How To Calculate Presenteeism: 6 Main Ways

Updated: Feb 22, 2021

In a recent webinar PsycHR hosted on Mental Health and ROI in the workplace, we discussed presenteeism. Following the webinar, we had various follow ups from our 206 live listeners, about how to calculate presenteeism - and so we thought why not write a blog and share this mysterious calculation with you!

Presenteeism is defined as being present at work but not fully engaged and so not optimally performing. The reason why presenteeism has entered the spotlight again recently, is because it is used as one of the key variables in calculating the cost of mental health to an employer (Presenteeism + Absenteeism + Staff turnover). Presenteeism alone costs UK employers an estimated £28billion per year (2020).

But how do we actually calculate presenteeism? Okay, so the other two variables can be quantified; Absenteeism we can measure using absence and sickness reports, and Staff turnover we can measure using attrition data and exit interviews. However with presenteeism, as one of our colleagues candidly put it, "We can not see if an employee is thinking about other things and not really reading the material on the screen".

However, just like there are measures in Psychology for non-physical matters, so too are there ways to estimate presenteeism and calculate the cost to your organisation.

PsycHR advise 6 main ways to calculate presenteeism:

1. Standard Metric Questionnaire

Over the decades researchers have developed self-reporting questionnaires, these are commonly peer reviewed, used in studies, and come with score sheets to begin to quantify the data. They are particularly useful if you want to get a measure of big data. The most popular standard metric questionnaires for presenteeism are:

Work Productivity and Activity Impairment Questionnaire HPQ Employee Questionnaire Full Scoring HPQ Short form HPQ Short Scoring

2. Literature Review

However, what if you want to be less invasive? and not give all of your employees a self reported questionnaire regarding how often they are engaged, motivated and present at work? In this case, why not carry out a Literature Review and take the standard score from a range of studies already carried out in workplaces. Some research papers include:

Stewart et al, 2003 - 1.32 hours per week of lost time due to presenteeism Medibank, 2011 - 6.5 working days lost per employee per year Goetzel et al, 2004 - presenteeism drove from 18-61 per cent of total health costs (split into health care, pharmacy, absence and presenteeism)

Even more effective, you can search for research articles for within your industry or even within your geographic location. For example presenteeism in Nordic countries has been said to be much lower than for East Asian countries. So try to select literature to review based on those most specific to your circumstances. PsycHR's current estimate is 1.2 hours per week per employee on time lost due to presenteeism for the average workforce in the UK.

3. Hours

If you want to use 'hours' as the measure in your calculation for presenteeism, here is a breakdown template for you:

Take total employees gross salary/ divide by number of employees = Average annual salary per employee / divide by 52 weeks = Average weekly salary / divide by 40 (hours in contract per week) = Average employee cost per hour x1.2 (baseline presenteeism estimate based on research) = Average cost of presenteeism to your organisation per hour per employee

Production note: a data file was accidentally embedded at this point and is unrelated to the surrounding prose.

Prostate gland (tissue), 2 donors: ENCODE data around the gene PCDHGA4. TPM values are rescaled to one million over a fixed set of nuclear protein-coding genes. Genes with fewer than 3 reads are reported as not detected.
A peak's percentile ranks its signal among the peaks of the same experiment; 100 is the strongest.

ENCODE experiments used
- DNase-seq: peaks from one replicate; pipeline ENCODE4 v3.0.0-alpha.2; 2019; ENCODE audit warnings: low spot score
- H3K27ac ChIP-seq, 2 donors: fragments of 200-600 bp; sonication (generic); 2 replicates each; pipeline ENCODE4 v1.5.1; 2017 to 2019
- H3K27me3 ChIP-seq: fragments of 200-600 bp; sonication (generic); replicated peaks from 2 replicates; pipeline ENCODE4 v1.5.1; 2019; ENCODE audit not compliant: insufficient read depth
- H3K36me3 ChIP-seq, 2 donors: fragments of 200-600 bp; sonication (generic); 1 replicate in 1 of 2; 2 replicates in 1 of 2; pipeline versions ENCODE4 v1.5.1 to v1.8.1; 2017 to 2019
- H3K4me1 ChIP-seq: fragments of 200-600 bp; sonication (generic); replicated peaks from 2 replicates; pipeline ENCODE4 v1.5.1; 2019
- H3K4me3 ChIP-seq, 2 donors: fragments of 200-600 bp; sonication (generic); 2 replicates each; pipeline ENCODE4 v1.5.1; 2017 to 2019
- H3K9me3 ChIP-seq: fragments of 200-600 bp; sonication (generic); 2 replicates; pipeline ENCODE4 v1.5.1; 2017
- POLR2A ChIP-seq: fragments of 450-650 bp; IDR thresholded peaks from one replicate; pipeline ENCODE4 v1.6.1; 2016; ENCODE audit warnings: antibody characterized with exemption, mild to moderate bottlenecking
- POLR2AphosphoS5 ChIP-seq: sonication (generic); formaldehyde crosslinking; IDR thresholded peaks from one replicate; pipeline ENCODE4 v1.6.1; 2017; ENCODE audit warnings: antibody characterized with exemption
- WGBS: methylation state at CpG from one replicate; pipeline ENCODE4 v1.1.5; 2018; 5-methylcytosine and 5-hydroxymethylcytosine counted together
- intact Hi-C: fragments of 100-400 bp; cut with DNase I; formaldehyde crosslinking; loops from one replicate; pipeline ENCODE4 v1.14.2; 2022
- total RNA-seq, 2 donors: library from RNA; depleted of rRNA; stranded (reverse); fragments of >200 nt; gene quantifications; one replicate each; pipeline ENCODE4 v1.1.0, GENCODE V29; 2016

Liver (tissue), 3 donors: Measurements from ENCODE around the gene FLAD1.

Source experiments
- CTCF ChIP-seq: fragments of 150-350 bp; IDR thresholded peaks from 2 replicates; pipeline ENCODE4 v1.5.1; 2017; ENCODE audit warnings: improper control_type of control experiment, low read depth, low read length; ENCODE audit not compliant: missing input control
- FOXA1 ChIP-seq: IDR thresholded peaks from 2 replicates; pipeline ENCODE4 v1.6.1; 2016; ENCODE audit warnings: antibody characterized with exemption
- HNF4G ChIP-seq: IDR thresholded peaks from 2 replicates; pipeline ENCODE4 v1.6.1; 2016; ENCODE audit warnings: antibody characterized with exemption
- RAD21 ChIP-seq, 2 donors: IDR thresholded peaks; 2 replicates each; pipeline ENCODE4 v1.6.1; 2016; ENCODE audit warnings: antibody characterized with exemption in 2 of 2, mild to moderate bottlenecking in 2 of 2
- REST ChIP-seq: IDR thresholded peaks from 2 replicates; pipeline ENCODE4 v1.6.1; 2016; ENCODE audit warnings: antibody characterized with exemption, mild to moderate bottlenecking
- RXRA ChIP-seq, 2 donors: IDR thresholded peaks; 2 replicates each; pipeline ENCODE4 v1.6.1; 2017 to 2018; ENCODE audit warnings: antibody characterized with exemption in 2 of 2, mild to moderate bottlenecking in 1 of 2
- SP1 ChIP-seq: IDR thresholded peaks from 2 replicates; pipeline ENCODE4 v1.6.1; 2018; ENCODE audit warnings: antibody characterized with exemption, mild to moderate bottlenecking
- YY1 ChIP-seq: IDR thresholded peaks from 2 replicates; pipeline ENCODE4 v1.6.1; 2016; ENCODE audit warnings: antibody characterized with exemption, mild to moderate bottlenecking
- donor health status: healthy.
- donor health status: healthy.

x number of employees in organisation = Cost of presenteeism to your organisation per hour

x by 40 hours = Cost of presenteeism to your organisation per week

x by 4 = Cost of presenteeism to your organisation per month x by 12 = Annual estimated cost of presenteeism to your organisation

4. Days

If you want to use 'days' as the measure instead. Just follow a similar formula to that outlined above, but divide the total employee cost by 253 working days in 2021.

5. Percentage

Percentage is also used as a way to measure presenteeism, for example a question may ask "What percentage of your week do you think you are present but unproductive at work..." and the answer might be "10% of my week I am unproductive". Then to calculate this in relation to your company costs, take an 40 hour week, 10% is (40 x 0.1) = 4 hours lost per week, then multiply by 52 weeks (4 x 52) = 208 hours lost per year. This would be equivalent to approximately 1 week per year per employee (208/40 = 5.2 days). And so, to calculate this in £ cost for your organisation, apply the average weekly salary in your organisation.

6. Build Your Own

Finally, if the questions in the standard metric questionnaires do not suit your organisation or are not relevant enough; then build your own! PsycHR have helped many organisations do this, it can sometimes be the best approach, and naturally should generate the most accurate measure of presenteeism for your organisation. Our advice, is to use a small population of your workforce (up to 30%), ensure that they are diverse, and ideally not voluntary (as voluntary participants can have their own motives). Calculate your score for presenteeism using that data, average salary, and and then apply that to the rest of the workforce.

For more information, advice, or our services, please do not hesitate to contact us for a free consultation on 0208 350 9591 or email us at PsycHR are an HR consultancy and Training provider, specialising in mental health for the workplace

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